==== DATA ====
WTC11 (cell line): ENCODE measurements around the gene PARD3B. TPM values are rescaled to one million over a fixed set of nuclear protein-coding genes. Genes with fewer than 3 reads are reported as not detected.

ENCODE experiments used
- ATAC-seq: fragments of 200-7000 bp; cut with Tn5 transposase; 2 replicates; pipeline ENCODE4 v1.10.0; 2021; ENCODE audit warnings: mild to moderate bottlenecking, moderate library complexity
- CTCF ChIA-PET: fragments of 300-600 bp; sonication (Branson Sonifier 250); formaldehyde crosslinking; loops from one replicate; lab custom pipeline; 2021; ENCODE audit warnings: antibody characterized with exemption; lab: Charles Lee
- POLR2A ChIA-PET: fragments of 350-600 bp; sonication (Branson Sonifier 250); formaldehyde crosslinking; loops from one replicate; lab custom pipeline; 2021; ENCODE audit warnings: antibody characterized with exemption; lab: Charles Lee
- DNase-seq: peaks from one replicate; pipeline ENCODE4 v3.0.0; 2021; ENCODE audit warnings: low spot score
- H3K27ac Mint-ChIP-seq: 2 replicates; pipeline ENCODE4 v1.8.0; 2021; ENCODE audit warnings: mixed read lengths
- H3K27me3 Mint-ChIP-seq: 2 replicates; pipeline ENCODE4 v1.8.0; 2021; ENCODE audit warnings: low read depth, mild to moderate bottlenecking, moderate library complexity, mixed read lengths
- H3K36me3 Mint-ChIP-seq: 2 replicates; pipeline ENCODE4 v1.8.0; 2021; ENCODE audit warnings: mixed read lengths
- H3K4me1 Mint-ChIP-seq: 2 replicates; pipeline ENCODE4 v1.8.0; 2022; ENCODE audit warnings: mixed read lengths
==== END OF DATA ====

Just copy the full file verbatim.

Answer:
WTC11 (cell line): ENCODE measurements around the gene PARD3B. TPM values are rescaled to one million over a fixed set of nuclear protein-coding genes. Genes with fewer than 3 reads are reported as not detected.

ENCODE experiments used
- ATAC-seq: fragments of 200-7000 bp; cut with Tn5 transposase; 2 replicates; pipeline ENCODE4 v1.10.0; 2021; ENCODE audit warnings: mild to moderate bottlenecking, moderate library complexity
- CTCF ChIA-PET: fragments of 300-600 bp; sonication (Branson Sonifier 250); formaldehyde crosslinking; loops from one replicate; lab custom pipeline; 2021; ENCODE audit warnings: antibody characterized with exemption; lab: Charles Lee
- POLR2A ChIA-PET: fragments of 350-600 bp; sonication (Branson Sonifier 250); formaldehyde crosslinking; loops from one replicate; lab custom pipeline; 2021; ENCODE audit warnings: antibody characterized with exemption; lab: Charles Lee
- DNase-seq: peaks from one replicate; pipeline ENCODE4 v3.0.0; 2021; ENCODE audit warnings: low spot score
- H3K27ac Mint-ChIP-seq: 2 replicates; pipeline ENCODE4 v1.8.0; 2021; ENCODE audit warnings: mixed read lengths
- H3K27me3 Mint-ChIP-seq: 2 replicates; pipeline ENCODE4 v1.8.0; 2021; ENCODE audit warnings: low read depth, mild to moderate bottlenecking, moderate library complexity, mixed read lengths
- H3K36me3 Mint-ChIP-seq: 2 replicates; pipeline ENCODE4 v1.8.0; 2021; ENCODE audit warnings: mixed read lengths
- H3K4me1 Mint-ChIP-seq: 2 replicates; pipeline ENCODE4 v1.8.0; 2022; ENCODE audit warnings: mixed read lengths